Hiccups are treated medically only in severe and persistent (termed “intractable”) cases, such as in the case of a 15 year old girl who in 2007 hiccuped continuously for five weeks. Haloperidol (Haldol, an anti-psychotic and sedative), metoclopramide (Reglan, a gastrointestinal stimulant), and chlorpromazine (Thorazine, an anti-psychotic with strong sedative effects) are used in cases of intractable hiccups. In severe or resistant cases, baclofen, an anti-spasmodic, is sometimes required to suppress hiccups. Effective treatment with sedatives often requires a dose that renders the person either unconscious or highly lethargic. Hence, medicating singultus is done short-term, as the affected individual cannot continue with normal life activities while taking the medication.
Persistent and intractable hiccups due to electrolyte imbalance (hypokalemia, hyponatremia) may benefit from drinking a carbonated beverage containing salt to normalize the potassium-sodium balance in the nervous system. The carbonation promotes quicker absorption.
The administration of intranasal vinegar is thought to be safe and handy method to stimulate dorsal wall of nasopharynx, where the pharyngeal branch of the glossopharyngeal nerve (afferent of the hiccup reflex arc) is distributed.
Dr. Bryan R. Payne, a neurosurgeon at the Louisiana State University Health Sciences Center in New Orleans, has had some success with an experimental new procedure in which a vagus nerve stimulator is implanted in the upper chest of patients with an intractable case of hiccups. “It sends rhythmic bursts of electricity to the brain by way of the vagus nerve, which passes through the neck. The Food and Drug Administration approved the vagus nerve stimulator in 1997 as a way to control seizures in some patients with epilepsy. In 2005, the agency endorsed the use of the stimulator as a treatment of last resort for people with severe depression.”
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The following are some commonly suggested home remedies. While numerous remedies are offered, they mostly fall into a few broad categories. These categories include purely psychosomatic cures centered around relaxation and distraction, cures involving swallowing and eating (with the rationale generally that this would remove irritants or reset mechanisms in the affected region), and cures involving controlled/altered breathing.
The first two categories may prove effective for many short lived and minor cases of hiccups. For instance, with an assistant applying pressure to one’s ears, drinking any quantity of liquid whilst holding one’s nose is a common home remedy for hiccups. However, those suffering from an intractable case may become desperate sorting through various ineffective home remedies. Many of the cures centered around controlled breathing (i.e. holding breath) are often ineffective for prolonged hiccups crises, but do have a significant efficacy for the most casual, short lasting cases. For these scenarios, the underlying rationale could be the displacement of an irritated nerve through prolonged diaphragmatic expansion.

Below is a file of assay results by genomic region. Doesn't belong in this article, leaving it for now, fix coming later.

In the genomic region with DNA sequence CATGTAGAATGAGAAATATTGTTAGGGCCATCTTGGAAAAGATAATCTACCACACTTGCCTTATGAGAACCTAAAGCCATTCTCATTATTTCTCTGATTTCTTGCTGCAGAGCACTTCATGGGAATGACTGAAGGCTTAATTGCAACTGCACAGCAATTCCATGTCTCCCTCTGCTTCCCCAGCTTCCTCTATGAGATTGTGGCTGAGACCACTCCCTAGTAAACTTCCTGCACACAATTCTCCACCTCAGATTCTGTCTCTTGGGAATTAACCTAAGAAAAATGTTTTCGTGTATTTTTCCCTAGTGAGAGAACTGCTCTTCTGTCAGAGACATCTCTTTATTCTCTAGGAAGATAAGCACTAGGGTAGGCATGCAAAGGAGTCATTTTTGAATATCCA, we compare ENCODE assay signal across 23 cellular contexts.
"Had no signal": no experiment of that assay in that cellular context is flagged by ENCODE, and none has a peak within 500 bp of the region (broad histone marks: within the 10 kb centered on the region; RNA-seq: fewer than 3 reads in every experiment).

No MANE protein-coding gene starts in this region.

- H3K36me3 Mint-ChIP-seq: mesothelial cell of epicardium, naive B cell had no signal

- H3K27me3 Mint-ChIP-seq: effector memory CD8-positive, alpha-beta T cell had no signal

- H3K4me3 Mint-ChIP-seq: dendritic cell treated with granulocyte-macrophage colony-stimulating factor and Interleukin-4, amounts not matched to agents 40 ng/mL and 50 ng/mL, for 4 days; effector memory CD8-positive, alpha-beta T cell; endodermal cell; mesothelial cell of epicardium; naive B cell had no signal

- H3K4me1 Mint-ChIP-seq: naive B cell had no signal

However, one respiratory remedy has a fairly sound rationale underlying it. Breathing into a bag or small enclosed container (ensuring that it is completely sealed around the mouth and nose) induces a state that is termed respiratory acidosis . The effect is caused by increasing the amount of inspired carbon dioxide, which then increases the level of carbon dioxide in the serum. These increased levels of CO2 lower the pH in the blood, hence creating a state of acidosis. This state of acidosis produces vasodilation and depression of the central nervous system. The effect allows for increased blood flow to the affected muscles, and suppression of the aberrant nervous impulses. Inducing a state of acidemia through hypoventilation is particularly effective in curing hiccups because the diaphragm rests directly against the pulmonary vasculature that is then flowing with especially low pH blood. This is a potentially dangerous action; and should only be done with another person present. As the serum CO2 level rises abruptly, the person will begin to feel lightheaded and within a few minutes will pass out. If done without a spotter, the person might either injure him or herself as he or she passes out, or pass out in such a way that the bag or container continues to prevent oxygen intake (see also asphyxia ).